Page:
All sponsored content is clearly labeled as such, and our affiliate relationships do not influence the accuracy or quality of our reviews content.

For information about our commitment to privacy and our use of cookies, please see our Privacy Policy and Terms of Use.

Meet Our Team

Irma Omerhodzic

Managing Editor

Irma joined the EcoWatch team in August 2015 as an editorial assistant after graduating from the E.W. Scripps School of Journalism at Ohio University with a bachelor's degree. She was then EcoWatch's associate editor until August 2019. Since August of 2019, Irma has been earning her master's degree from the E.W. Scripps School.

Born in Bosnia & Herzegovina, Irma moved to the U.S. in 1997 after having been refuged to Germany as a result of the Yugoslavian civil war.

She is passionate about coming together as a collective unit for the planet, in order to restore Earth back to its natural state of balance and unity. In her spare time, Irma enjoys hikes with her dog Myla, riding her bike and listening to podcasts.

Chris McDermott


Senior Editor

Chris has a Ph.D. in English from the University of Georgia and a B.S. from Cornell University, where he studied human development and environmental analysis.

He was a staff writer for The Atlanta Journal and Constitution, and a contributor to Flagpole Magazine and Georgia Magazine.

Born in New York, he's immersed in writing and music projects, and enjoys bicycling, hiking, swimming and travel.

Meredith Rosenberg

Senior Editor

Meredith holds a Master's from the Newmark Graduate School of Journalism in NYC and a B.A. from Temple University in Philadelphia.

Prior to joining EcoWatch, Meredith spent years working in the travel sector, whether freelance writing for outlets such as Travel Channel and CNN Travel or working on staff at Conde Nast Traveler.

She's based in NJ, where she finds sanity through her 15-year yoga practice and hiking in local reservations. She'd love to own an animal sanctuary.

Olivia Rosane

Contributing Reporter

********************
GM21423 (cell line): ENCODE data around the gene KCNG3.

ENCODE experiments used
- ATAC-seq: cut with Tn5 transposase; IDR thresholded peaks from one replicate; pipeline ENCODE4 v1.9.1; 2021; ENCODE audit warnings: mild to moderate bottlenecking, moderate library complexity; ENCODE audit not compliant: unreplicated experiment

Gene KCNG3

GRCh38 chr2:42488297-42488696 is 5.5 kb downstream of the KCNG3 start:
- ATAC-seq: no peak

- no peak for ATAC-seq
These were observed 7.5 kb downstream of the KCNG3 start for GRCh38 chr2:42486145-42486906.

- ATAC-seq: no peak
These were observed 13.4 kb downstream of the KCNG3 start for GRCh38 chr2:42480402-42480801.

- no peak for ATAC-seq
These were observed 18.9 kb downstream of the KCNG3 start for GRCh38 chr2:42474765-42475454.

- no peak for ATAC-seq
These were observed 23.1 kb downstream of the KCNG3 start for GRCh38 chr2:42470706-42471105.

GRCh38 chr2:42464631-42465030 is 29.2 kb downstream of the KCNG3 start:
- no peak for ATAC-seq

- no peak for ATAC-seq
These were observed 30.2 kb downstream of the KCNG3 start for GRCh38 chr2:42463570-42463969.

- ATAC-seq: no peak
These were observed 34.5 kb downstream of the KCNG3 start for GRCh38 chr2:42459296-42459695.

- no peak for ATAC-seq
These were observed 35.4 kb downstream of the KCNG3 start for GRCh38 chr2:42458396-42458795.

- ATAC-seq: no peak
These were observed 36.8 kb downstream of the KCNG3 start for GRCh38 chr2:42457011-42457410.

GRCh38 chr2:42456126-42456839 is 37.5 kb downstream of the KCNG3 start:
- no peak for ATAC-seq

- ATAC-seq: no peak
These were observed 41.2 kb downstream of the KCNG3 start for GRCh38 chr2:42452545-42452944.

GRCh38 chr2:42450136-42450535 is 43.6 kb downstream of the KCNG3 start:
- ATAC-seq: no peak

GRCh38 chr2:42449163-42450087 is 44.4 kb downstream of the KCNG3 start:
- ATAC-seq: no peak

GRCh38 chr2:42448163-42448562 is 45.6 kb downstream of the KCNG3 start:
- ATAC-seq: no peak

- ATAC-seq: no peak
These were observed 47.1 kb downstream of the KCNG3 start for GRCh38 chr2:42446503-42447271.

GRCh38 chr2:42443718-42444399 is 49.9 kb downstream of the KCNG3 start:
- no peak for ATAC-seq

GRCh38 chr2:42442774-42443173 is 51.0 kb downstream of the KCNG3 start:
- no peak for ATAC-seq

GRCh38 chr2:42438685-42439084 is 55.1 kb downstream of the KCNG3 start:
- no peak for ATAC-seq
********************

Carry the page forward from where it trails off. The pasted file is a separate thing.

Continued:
Olivia has been writing on the internet for more than five years and has covered social movements for YES! Magazine and ecological themes for Real Life. For her recent master's in Art and Politics at Goldsmiths, University of London, she completed a creative dissertation imagining sustainable communities surviving in post-climate-change London.

She has lived in New York, Vermont, London, and Seattle, but wherever she lives, she likes to go to the greenest place she can find, take long, meandering walks, and write poems about its wildflowers.

Follow her on Twitter @orosane.

Tiffany Duong

Contributing Reporter

Tiffany is an avid ocean advocate. She holds degrees from UCLA and the University of Pennsylvania Carey Law School and is an Al Gore Climate Reality Leader and student member of The Explorer's Club.

She spent years as a renewable energy lawyer in L.A. before moving to the Amazon to conduct conservation fieldwork (and revamp her life). She eventually landed in the Florida Keys as a scientific scuba diver and field reporter and writes about the oceans, climate, and the environment from her slice of paradise.

When she's not underwater, she can be found on her yoga mat or planning her next adventure.

Follow her on Twitter/Instagram @lilicedt.

Randy Showstack

Contributing Reporter

Randy has covered environmental, climate, energy, earth science, and natural hazards issues for decades, focusing on policy, politics, and science in these areas. He most recently was senior staff writer for Eos, a news service of the Earth and space sciences published by the American Geophysical Union.

A graduate of the Columbia University Graduate School of Journalism, Randy also is the president of the Society of Professional Journalists' Washington, D.C. Chapter.

Follow him on Twitter @RandyShowstack.

Melissa Smith

Contributing Reporter

Melissa is an avid writer, scuba diver, backpacker, and all-around outdoor enthusiast. She graduated from the University of Florida with degrees in journalism and sustainable studies. Before joining EcoWatch, Melissa worked as the managing editor of Scuba Diving magazine and the communications manager of The Ocean Agency, a non-profit that's featured in the Emmy award-winning documentary Chasing Coral.

Along with writing about the environment, Melissa volunteers with the Our World-Underwater Scholarship Society, Florida Trail Association, and the Turtle Survival Alliance, through which she holds a state permit to conduct freshwater turtle research in Florida's springs. Melissa is also a founding member of the Fridays For Future chapter in Orlando, Florida.

Marc Lewis

Executive Editor

Marc is responsible for the editorial vision of the publication. Before joining EcoWatch, he co-founded and led health website focused on helping consumers separate fact from fiction in the natural wellness and supplement space. His is passionate about understanding the issues facing our planet, especially as they relate to emerging solutions. He wants to help people understand the challenges we face so they can make decisions about their habits, health, and consumption. His perspective has been featured in Business Insider, Forbes, MarketWatch, and Yahoo.

Devon Gailey

Digital Content Producer

Devon is a photographer, videographer, and designer. In addition to creating engaging digital content across online media channels, she leads EcoWatch's community outreach initiatives. This includes networking with third-party advocacy partners. A North Carolina native, she holds a B.A. in Media Arts and Entertainment from Elon University.